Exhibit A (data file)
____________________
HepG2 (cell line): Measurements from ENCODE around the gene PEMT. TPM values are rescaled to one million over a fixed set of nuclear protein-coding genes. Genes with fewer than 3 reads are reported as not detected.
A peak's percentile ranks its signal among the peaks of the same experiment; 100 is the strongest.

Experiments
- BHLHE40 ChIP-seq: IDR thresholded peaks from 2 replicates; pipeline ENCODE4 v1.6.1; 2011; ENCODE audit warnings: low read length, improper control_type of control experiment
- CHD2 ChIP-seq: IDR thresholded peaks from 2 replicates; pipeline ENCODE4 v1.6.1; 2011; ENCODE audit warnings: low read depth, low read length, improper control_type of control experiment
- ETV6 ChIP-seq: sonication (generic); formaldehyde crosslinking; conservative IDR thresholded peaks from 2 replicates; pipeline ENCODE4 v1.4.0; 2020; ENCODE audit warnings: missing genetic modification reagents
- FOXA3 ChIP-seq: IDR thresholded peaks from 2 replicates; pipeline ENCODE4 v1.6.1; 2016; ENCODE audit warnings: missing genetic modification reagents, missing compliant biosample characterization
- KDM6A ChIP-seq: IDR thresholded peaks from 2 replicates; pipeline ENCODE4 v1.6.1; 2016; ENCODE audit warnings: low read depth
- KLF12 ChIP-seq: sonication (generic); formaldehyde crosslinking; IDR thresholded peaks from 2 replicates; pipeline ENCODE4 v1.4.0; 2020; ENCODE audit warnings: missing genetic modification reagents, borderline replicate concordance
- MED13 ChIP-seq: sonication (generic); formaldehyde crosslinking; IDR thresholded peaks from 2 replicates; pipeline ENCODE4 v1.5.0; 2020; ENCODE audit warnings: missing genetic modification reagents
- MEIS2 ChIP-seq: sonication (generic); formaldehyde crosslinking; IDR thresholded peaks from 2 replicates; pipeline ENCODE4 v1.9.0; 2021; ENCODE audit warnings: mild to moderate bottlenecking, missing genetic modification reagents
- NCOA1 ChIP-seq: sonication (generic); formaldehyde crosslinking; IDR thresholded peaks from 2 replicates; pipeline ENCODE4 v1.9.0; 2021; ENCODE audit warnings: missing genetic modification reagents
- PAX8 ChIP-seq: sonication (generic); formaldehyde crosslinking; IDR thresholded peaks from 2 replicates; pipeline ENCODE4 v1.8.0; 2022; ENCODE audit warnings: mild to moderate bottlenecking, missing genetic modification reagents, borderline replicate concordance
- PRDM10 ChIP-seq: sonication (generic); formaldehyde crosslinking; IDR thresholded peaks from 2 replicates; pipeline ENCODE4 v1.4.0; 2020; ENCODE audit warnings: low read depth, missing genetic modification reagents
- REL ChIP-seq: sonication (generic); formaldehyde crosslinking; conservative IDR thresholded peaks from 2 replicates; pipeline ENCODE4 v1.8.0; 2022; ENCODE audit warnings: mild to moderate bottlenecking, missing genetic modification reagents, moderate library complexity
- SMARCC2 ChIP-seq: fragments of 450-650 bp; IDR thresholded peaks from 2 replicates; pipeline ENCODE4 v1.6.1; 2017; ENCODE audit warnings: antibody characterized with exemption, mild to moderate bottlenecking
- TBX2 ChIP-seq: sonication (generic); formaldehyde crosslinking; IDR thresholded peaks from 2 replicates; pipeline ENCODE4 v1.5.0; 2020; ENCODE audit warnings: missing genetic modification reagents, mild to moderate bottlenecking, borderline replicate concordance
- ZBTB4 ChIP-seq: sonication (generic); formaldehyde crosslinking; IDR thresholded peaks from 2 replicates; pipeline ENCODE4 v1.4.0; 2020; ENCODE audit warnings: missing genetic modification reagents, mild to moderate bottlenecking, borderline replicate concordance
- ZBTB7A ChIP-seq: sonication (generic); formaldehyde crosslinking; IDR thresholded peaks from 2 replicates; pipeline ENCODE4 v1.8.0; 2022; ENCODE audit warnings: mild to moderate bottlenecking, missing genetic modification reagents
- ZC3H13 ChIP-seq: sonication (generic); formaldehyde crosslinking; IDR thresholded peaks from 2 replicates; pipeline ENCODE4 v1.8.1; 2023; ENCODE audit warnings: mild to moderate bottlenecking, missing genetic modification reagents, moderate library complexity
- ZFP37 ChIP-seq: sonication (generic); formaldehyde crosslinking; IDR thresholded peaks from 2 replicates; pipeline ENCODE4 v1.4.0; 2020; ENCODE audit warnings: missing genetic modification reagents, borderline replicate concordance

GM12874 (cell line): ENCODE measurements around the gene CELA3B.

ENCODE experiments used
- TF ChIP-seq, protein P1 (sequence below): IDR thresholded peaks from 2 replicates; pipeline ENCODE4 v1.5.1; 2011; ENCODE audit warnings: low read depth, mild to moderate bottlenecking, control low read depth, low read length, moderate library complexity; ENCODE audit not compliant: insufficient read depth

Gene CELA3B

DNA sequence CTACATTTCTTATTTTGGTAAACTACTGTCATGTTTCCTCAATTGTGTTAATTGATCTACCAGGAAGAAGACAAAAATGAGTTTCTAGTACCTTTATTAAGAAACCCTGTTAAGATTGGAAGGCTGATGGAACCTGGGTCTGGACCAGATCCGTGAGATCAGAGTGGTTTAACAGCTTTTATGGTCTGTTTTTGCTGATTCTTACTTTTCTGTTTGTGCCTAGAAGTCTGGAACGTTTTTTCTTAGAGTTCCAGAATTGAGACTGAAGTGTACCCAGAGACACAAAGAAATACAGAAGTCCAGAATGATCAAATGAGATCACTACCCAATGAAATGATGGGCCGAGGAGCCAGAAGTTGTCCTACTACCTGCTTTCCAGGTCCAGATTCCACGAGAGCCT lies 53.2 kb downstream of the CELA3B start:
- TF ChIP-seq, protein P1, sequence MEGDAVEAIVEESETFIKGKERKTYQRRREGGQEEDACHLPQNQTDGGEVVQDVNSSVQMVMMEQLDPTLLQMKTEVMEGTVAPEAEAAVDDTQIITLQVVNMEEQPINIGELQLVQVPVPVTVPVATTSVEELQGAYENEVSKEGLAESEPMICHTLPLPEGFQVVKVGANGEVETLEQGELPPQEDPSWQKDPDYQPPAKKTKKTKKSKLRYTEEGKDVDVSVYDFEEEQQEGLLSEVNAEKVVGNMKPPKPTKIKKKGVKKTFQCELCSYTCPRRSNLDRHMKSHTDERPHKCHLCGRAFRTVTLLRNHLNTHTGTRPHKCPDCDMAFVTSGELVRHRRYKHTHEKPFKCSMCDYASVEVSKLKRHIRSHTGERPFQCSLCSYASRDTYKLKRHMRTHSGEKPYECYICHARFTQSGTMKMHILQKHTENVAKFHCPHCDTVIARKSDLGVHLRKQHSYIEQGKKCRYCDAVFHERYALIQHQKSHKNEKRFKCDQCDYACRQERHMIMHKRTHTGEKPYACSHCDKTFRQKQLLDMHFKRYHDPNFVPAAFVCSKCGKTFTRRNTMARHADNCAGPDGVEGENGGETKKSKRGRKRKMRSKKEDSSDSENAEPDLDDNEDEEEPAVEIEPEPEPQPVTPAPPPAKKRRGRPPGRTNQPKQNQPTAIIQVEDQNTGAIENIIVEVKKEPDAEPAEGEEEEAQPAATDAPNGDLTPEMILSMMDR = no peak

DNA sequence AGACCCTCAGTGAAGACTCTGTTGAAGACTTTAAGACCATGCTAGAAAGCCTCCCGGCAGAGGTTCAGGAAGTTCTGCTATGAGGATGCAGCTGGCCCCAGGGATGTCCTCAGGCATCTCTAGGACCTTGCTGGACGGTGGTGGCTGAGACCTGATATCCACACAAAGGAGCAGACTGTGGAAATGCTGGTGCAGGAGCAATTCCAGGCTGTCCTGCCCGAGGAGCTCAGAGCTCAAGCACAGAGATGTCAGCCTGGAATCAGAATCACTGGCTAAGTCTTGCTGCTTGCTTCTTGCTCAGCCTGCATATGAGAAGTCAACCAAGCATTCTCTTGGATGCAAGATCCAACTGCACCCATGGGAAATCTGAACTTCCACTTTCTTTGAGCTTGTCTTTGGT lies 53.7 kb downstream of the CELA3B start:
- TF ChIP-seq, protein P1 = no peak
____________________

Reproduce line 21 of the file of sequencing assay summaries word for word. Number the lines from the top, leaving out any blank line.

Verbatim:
- ZFP37 ChIP-seq: sonication (generic); formaldehyde crosslinking; IDR thresholded peaks from 2 replicates; pipeline ENCODE4 v1.4.0; 2020; ENCODE audit warnings: missing genetic modification reagents, borderline replicate concordance